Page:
Clinical Practice Guideline
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Background: The lifetime prevalence of schizophrenia is 1%. Schizophrenia is among the most severe mental illnesses and gives rise to the highest treatment costs per patient of any disease. It is characterized by frequent relapses, marked impairment of quality of life, and reduced social and work participation.
Methods: The group entrusted with the creation of the German clinical practice guideline was chosen to be representative and pluralistic in its composition. It carried out a systematic review of the relevant literature up to March 2018 and identified a total of 13 389 publications, five source guidelines, three other relevant German clinical practice guidelines, and four reference guidelines.
Results: As the available antipsychotic drugs do not differ to any great extent in efficacy, it is recommended that acute antipsychotic drug therapy should be side-effect-driven, with a number needed to treat (NNT) of 5 to 8. The choice of treatment should take motor, metabolic, sexual, cardiac, and hematopoietic considerations into account. Ongoing antipsychotic treatment is recommended to prevent relapses (NNT: 3) and should be re-evaluated on a regular basis in every case. It is also recommended, with recommendation grades ranging from strong to intermediate, that disorder- and manifestation-driven forms of psychotherapy and psychosocial therapy, such as cognitive behavioral therapy for positive or negative manifestations (effect sizes ranging from d = 0.372 to d = 0.437) or psycho-education to prevent relapses (NNT: 9), should be used in combination with antipsychotic drug treatment. Further aspects include rehabilitation, the management of special treatment situations, care coordination, and quality management. A large body of evidence is available to provide a basis for guideline recommendations, particularly in the areas of pharmacotherapy and cognitive behavioral therapy.
Conclusion: The evidence-based diagnosis and treatment of persons with schizophrenia should be carried out in a multiprofessional process, with close involvement of the affected persons and the people closest to them.
Schizophrenia is one of the most severe mental illnesses. It has a point prevalence of 4.6 per 1000 inhabitants, a lifetime prevalence of around 1%, and the median reported incidence is 15 cases per 100 000 inhabitants (see  for details). Approximately two thirds of newly arising cases of schizophrenia occur before 45 years of age, i.e., in young to middle-aged adults. With regard to the clinical presentation, schizophrenia is characterized by a heterogeneous phenotype and a variable course, so one should really speak of a group of diseases, “the schizophrenias.” However, in accordance with the criteria for diagnosis and classification we used the singular “schizophrenia” for the guidelines. The disease is characterized by psychopathological disorders of perception, ego functions, affectivity, energy, and psychomotor function and by events that occur at particular junctures in the disease course (1). The latter is inter- and intraindividually variable: there may be one single episode, recurring episodes with no symptoms at all in between, relapses of increasing severity, or continuous illness with no periodic absence of symptoms. Although self-limiting episodes of schizophrenia are known to occur, the majority of episodes require multiprofessional treatment. The diagnosis is made in operationalized manner according to ICD-10 criteria. It is not only very important to differentiate schizophrenia from other mental illnesses; somatic diseases must also be considered as comorbidites or as causes for secondary psychoses.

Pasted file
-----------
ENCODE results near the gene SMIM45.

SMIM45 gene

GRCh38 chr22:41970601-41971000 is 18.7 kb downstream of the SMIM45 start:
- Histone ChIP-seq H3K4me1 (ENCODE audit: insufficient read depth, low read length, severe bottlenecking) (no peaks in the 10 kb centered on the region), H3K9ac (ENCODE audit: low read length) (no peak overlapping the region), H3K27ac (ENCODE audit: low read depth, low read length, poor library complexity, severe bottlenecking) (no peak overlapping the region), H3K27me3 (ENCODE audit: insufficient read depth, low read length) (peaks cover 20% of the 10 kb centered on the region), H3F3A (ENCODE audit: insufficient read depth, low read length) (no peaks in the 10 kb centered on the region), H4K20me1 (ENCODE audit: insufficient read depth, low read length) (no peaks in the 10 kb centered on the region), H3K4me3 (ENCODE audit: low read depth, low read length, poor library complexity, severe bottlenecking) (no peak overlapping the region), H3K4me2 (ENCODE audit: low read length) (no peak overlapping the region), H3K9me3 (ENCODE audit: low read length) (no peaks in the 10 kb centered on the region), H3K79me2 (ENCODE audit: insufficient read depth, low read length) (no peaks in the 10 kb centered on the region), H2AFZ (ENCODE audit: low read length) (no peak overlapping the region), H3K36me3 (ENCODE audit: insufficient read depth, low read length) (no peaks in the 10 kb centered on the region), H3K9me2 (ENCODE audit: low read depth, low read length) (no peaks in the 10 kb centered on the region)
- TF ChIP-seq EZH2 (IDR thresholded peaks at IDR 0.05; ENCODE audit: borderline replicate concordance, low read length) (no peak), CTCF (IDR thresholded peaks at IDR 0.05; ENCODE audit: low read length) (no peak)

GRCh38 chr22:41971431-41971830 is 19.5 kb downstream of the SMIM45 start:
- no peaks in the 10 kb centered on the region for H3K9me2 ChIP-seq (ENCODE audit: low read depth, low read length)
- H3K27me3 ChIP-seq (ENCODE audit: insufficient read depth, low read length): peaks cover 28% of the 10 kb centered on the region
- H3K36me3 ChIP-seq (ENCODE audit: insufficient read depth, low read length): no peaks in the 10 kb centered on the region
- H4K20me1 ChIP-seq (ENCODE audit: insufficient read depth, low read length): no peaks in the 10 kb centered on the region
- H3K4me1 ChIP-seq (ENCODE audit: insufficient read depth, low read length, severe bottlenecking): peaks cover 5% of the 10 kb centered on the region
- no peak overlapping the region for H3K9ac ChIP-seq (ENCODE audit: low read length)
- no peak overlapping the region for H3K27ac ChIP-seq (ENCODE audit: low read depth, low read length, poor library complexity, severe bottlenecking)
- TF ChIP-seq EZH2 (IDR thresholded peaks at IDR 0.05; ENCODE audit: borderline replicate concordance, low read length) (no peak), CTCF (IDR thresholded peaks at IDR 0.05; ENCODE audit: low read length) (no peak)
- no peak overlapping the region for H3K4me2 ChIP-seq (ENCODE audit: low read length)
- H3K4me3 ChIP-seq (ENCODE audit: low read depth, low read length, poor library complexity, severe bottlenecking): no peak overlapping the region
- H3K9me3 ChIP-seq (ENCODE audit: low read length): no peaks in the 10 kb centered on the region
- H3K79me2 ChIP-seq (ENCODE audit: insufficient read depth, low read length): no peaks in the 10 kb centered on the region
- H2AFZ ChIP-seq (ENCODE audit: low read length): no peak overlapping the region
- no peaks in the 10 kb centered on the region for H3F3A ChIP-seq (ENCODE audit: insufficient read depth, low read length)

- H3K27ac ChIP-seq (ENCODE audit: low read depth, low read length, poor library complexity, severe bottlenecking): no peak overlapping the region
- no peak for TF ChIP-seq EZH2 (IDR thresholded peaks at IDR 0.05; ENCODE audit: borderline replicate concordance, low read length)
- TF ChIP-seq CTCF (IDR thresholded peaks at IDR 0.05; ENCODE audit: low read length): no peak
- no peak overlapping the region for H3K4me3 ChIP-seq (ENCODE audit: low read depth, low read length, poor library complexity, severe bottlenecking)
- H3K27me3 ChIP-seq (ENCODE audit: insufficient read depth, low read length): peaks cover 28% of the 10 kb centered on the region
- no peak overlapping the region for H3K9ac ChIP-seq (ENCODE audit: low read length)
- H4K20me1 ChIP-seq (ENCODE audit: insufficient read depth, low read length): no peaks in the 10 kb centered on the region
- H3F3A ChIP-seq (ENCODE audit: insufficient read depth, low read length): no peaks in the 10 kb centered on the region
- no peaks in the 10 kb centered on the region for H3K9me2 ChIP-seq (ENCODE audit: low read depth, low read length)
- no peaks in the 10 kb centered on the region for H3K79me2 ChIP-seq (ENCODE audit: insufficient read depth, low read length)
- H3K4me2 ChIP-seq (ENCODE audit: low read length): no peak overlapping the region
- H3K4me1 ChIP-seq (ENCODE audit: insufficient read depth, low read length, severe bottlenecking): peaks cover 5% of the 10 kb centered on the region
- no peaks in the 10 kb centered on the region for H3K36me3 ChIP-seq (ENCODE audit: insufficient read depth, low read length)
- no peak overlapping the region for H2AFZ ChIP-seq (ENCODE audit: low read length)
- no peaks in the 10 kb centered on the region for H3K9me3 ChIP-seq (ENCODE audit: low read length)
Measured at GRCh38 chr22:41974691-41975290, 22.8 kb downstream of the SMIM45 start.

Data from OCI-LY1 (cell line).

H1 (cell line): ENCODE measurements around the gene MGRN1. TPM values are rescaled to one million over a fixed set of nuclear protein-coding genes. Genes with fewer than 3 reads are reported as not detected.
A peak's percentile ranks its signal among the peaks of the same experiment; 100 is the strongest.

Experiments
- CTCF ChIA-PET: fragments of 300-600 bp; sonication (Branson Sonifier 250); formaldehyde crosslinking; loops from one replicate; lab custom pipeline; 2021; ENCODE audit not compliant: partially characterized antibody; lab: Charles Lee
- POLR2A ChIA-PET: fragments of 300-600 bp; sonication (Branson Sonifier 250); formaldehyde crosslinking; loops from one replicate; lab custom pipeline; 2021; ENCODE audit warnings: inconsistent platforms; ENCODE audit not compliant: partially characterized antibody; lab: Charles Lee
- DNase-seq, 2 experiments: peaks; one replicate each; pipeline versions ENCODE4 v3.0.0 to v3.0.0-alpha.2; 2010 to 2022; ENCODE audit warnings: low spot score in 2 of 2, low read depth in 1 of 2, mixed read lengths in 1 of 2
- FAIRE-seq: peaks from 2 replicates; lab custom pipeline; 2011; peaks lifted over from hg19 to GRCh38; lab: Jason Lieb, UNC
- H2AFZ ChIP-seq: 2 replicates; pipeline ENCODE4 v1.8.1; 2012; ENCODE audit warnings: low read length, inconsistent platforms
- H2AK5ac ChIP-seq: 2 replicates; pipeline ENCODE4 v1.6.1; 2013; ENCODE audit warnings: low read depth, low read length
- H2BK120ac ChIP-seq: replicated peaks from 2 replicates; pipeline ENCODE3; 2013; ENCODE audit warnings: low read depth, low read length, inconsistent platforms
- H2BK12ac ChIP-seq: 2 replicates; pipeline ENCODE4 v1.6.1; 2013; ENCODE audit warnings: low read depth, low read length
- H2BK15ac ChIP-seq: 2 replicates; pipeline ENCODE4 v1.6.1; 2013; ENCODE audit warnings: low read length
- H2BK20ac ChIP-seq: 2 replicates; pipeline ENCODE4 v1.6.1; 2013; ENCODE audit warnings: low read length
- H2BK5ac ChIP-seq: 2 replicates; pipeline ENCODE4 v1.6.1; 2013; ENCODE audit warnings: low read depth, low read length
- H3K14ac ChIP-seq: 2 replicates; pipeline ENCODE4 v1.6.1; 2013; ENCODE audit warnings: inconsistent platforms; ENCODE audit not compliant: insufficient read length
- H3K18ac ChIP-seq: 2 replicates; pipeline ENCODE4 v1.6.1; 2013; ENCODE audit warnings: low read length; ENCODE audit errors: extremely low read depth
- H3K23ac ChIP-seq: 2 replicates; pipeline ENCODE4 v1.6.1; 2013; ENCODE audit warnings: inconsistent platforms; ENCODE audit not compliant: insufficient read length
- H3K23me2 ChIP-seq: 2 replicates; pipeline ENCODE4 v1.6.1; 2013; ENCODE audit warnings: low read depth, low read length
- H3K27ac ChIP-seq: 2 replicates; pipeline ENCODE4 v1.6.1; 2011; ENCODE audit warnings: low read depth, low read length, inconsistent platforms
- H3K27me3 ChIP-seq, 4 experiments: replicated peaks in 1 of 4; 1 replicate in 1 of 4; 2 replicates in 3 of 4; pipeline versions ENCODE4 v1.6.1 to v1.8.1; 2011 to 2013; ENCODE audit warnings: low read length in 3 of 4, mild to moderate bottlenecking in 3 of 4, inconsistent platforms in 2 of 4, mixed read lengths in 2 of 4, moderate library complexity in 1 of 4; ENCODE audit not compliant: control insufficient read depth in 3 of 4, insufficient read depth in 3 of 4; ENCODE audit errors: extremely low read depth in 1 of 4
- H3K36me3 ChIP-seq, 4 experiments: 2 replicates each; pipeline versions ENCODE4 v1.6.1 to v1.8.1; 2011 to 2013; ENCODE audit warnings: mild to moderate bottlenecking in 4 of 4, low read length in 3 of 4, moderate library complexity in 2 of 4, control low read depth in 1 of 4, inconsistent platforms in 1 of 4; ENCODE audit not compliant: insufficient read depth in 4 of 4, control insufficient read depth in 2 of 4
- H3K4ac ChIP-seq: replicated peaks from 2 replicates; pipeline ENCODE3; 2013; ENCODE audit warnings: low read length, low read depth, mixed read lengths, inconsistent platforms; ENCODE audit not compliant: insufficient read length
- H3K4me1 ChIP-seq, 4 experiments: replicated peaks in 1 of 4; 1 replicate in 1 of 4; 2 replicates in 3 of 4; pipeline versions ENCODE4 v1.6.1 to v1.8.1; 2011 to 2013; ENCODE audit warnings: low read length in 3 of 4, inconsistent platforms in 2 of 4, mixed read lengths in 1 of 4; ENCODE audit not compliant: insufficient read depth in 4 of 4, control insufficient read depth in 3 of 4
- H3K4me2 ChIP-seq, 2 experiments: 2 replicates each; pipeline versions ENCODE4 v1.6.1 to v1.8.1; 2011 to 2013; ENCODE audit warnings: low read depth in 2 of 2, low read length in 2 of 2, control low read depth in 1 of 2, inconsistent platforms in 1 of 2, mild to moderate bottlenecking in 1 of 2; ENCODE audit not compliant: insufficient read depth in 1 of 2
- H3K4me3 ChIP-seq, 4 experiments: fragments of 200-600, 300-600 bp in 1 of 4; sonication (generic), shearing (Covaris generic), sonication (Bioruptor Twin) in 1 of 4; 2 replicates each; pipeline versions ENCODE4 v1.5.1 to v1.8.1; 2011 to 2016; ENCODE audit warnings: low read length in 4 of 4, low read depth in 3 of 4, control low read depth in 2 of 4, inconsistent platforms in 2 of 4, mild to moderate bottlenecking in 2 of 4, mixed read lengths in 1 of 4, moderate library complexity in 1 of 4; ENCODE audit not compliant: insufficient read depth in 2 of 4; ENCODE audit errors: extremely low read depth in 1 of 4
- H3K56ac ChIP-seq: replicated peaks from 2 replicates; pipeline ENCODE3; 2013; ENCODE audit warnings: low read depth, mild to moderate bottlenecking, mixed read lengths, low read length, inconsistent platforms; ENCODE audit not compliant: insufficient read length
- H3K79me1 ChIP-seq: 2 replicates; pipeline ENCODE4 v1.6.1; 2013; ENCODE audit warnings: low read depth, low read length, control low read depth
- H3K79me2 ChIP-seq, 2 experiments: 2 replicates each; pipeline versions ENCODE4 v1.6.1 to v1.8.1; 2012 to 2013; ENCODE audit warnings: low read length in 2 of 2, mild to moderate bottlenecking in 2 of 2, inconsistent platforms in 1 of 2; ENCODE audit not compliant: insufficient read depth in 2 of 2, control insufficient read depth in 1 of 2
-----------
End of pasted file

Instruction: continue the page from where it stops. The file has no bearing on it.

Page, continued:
One important factor that has, so far, received little attention is the very high mortality rate. Studies show that schizophrenia reduces life expectancy by anything from 10 to 25 years (2, 3). There are many reasons for the elevated mortality: increased suicidality (especially in the early years of illness), the occurrence of somatic diseases, underdiagnosis of somatic diseases, deficient self-care, and inadequate psychiatric/psychotherapeutic treatment, as well as aspects of treatment-associated adverse effects (1, 4, 5). Around 10% of persons in whom schizophrenia is diagnosed for the first time attempt suicide in the 12 months following diagnosis, and one can conclude, depending on the individual survey, that 5 to 15% of persons with a schizophrenia spectrum disorder kill themselves (6, 7, 8, 9, 10, 11, 12). An example of the underdiagnosis of somatic comorbidities is provided by a Swedish cohort study of 6 097 838 adults (including 8277 with schizophrenia): In both women (hazard ratio 3.33, 95% confidence interval [2.73; 4.05]) and men (2.20 [1.83; 2.65]) with schizophrenia, death due to ischemic heart disease occurred more frequently than in the rest of the population. Furthermore, the likelihood of timely diagnosis was significantly lower in those with schizophrenia (26.3% versus 43.7%). The figures for cancer disease were similar (13). Other clinically relevant characteristics that are associated with schizophrenia and are often interrelated are marked stigmatization; associations with previous trauma and experience of violence (the mean proportion of persons with schizophrenia who fulfill the criteria for post-traumatic stress disorder [PTSD] is as high as 30% ); a high prevalence of comorbid substance dependency (principally tobacco (prevalence up to 80% ), alcohol, and cannabis (mean prevalences ~25% ); high rates of unemployment and homelessness (~12% of homeless persons have a psychotic disease ); and reduced social participation.
The new German clinical practice guidelines